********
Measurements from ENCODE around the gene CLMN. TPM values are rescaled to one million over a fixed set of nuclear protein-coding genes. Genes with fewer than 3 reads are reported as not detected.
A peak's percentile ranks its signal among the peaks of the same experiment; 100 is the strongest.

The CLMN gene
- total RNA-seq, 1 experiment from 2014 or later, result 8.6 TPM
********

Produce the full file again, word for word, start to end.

Measurements from ENCODE around the gene CLMN. TPM values are rescaled to one million over a fixed set of nuclear protein-coding genes. Genes with fewer than 3 reads are reported as not detected.
A peak's percentile ranks its signal among the peaks of the same experiment; 100 is the strongest.

The CLMN gene
- total RNA-seq, 1 experiment from 2014 or later, result 8.6 TPM